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KASS: Condo neighbors stink up the joint

DEAR BENNY: I read your articles and have learned so much regarding condo operations, responsibilities, sales and boards. Thank you for helping me learn the finer points of condo living.

For the past four years we have suffered from an unpleasant skunky odor seeping into our condo. This goes on almost daily, on and off, from 5-11 p.m. and starts earlier on the weekends. People familiar with the smell tell us it is from marijuana, and our maintenance staff believe they know the unit from where it is coming.

After reporting the problem to our building manager, the maintenance staff sealed the areas of our unit where the smell was the worst, but the problem continued. Our building management then approached the owners of the offending unit and, without saying the odor was from pot, they communicated that smells are not allowed to escape from units. In response, the owners have sealed their unit and now run an ionic air purifier.

Despite these efforts, the odor is still very apparent in our condo, albeit reduced from the original strength. It is offensive to us, but it is also embarrassing when we are entertaining. Our children have expressed concern for our grandchildren inhaling the odors for days when they come from out of town to visit, and are now considering staying at a hotel rather than with us.

We are tired of dealing with this smell every day when we come home from work.

What is reasonable for us to expect the condo board to do? What is our responsibility? At what point do we have to accept that nothing more can be done?

Although not central to the problem, three months ago I had brain surgery and I frequently get headaches; this odor makes it worse for me. I am so frustrated by all this. – Mary

DEAR MARY: Thank you for your kind comments and I hope you are recuperating from your major surgery.

You say your headaches are not central to the problem; I respectfully disagree.

A couple of law cases dealing with smoking – whether regular cigarettes or something stronger – all place heavy reliance on the impact of the smoke on health.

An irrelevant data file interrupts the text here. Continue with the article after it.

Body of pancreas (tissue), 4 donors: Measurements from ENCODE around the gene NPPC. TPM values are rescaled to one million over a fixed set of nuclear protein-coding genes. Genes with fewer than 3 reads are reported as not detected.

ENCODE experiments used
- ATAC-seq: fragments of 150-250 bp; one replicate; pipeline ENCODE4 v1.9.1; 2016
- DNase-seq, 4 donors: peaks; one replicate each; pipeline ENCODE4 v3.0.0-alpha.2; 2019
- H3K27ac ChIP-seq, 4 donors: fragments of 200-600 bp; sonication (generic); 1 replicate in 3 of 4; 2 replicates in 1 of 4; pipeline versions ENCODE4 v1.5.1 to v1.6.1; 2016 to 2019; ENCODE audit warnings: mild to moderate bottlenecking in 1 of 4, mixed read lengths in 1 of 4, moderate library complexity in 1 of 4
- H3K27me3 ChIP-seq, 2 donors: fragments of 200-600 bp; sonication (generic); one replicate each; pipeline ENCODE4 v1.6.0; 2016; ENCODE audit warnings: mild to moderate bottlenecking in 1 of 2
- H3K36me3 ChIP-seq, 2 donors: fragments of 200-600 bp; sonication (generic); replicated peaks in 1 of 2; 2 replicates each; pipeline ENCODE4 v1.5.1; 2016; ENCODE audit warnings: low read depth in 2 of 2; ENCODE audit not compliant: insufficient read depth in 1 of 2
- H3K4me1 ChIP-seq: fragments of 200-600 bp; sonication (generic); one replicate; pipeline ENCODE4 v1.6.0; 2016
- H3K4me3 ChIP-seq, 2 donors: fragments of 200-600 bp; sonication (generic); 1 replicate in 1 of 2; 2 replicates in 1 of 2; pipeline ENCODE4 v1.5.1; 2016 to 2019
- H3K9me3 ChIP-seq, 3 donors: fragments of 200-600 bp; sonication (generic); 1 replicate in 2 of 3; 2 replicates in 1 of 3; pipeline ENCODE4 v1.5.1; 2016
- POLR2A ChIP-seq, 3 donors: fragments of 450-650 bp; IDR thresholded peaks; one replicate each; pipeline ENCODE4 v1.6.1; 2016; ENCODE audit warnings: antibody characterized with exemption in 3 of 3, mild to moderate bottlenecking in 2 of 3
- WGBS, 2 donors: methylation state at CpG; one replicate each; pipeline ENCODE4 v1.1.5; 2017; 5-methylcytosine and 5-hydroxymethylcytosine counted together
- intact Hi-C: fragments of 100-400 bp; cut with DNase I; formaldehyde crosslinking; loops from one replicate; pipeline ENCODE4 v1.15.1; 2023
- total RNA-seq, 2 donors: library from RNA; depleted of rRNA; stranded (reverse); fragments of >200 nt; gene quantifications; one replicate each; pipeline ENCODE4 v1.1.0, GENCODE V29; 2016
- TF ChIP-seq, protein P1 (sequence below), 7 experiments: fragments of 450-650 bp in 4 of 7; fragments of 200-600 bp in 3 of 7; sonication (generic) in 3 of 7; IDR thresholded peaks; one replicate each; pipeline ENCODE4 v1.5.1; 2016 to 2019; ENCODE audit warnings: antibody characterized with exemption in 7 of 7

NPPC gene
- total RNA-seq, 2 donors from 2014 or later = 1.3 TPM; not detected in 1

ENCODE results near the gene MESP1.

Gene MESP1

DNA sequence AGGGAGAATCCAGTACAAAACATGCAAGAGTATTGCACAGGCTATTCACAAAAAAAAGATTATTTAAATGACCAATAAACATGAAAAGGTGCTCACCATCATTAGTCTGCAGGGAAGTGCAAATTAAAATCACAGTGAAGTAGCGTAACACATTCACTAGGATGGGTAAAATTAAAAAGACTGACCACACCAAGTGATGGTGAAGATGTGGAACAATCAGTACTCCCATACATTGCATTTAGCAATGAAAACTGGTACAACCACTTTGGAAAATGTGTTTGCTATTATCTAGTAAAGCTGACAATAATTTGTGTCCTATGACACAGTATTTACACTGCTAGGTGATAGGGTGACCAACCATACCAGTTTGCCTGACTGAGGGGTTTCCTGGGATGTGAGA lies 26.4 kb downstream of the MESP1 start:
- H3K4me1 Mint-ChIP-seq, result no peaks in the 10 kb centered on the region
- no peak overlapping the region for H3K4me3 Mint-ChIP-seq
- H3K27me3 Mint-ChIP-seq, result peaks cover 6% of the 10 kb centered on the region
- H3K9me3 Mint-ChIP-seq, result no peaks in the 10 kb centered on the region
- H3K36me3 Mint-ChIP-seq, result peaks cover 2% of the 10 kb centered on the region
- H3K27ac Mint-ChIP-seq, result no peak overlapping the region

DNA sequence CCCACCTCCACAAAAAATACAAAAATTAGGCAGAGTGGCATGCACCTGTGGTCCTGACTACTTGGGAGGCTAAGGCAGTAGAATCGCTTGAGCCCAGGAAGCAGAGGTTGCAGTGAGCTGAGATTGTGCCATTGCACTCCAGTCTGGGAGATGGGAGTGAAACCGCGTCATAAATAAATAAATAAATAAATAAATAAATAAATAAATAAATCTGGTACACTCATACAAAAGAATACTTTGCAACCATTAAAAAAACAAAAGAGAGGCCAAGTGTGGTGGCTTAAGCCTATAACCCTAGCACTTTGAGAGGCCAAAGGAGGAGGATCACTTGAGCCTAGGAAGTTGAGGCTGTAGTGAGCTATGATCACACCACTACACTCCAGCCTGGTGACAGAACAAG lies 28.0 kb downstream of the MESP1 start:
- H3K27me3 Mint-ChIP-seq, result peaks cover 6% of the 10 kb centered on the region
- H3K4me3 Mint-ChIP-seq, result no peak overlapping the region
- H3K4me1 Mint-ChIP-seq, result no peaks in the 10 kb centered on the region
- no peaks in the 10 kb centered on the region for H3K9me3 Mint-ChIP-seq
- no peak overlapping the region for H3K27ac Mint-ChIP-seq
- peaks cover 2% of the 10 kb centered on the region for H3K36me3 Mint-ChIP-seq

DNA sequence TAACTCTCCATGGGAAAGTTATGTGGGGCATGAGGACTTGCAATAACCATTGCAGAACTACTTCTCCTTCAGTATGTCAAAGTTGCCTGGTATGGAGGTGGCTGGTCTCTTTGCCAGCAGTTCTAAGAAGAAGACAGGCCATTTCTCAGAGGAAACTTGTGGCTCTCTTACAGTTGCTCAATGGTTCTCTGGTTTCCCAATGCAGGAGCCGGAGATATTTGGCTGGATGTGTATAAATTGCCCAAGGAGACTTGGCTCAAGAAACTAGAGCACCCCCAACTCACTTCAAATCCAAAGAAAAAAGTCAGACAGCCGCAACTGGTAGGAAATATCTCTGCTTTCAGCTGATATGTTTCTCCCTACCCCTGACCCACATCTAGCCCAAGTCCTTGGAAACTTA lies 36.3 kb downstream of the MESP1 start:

I am sure your condo documents have language dealing with noise, nuisance and disturbance. You should put more pressure on your board. They got into this earlier; they can’t take the position now that it is not the obligation or the responsibility of the board.

You also have the right to file a lawsuit against that smoker, claiming a private nuisance. A public nuisance is something done that impacts a lot of people, such a company pouring waste or lead into a public water; a private nuisance is where an individual does something that impacts other individuals. While I can’t guarantee anything, I think you have a decent case.

Talk with an attorney in your area.

DEAR BENNY: My significant other and I own an expensive house, but we also have an expensive mortgage. It is over the $1 million threshold below which taxpayers can deduct mortgage interest. However, I recently read – perhaps in your column – a recent court case that allowed each owner to deduct interest up to the $1 million mark. Clearly, this would be great for us. Has the IRS given its blessing? – Marc

DEAR MARC: You are in luck. As you note, general tax law is that taxpayers can deduct interest paid on a mortgage loan, limited to $1 million of debt. They can also deduct mortgage interest on a home equity loan up to $100,000. Actually, it does not have to be a home equity loan; it can just be added to the $1 million mortgage and deduct interest on a loan up to $1.1 million.

But last year, two California homeowners went to court and successfully convinced the 9th Circuit Court of Appeals that each of them was entitled to claim mortgage interest up to the $1.1 million thresholds.

In August, the IRS reluctantly agreed. Technically, the IRS “acquiesced” to the court’s decision. That means that while it neither agrees nor disagrees with the court, it will accept the decision when analyzing taxpayer’s tax returns.

A major victory for a small number of taxpayers.

Benny Kass is a practicing attorney in Washington, D.C. and in Maryland. He is not providing specific legal or financial advice to any reader. He wants readers to e-mail him, but cannot guarantee a personal response. He can be reached at: mailbag@kmklawyers.com.

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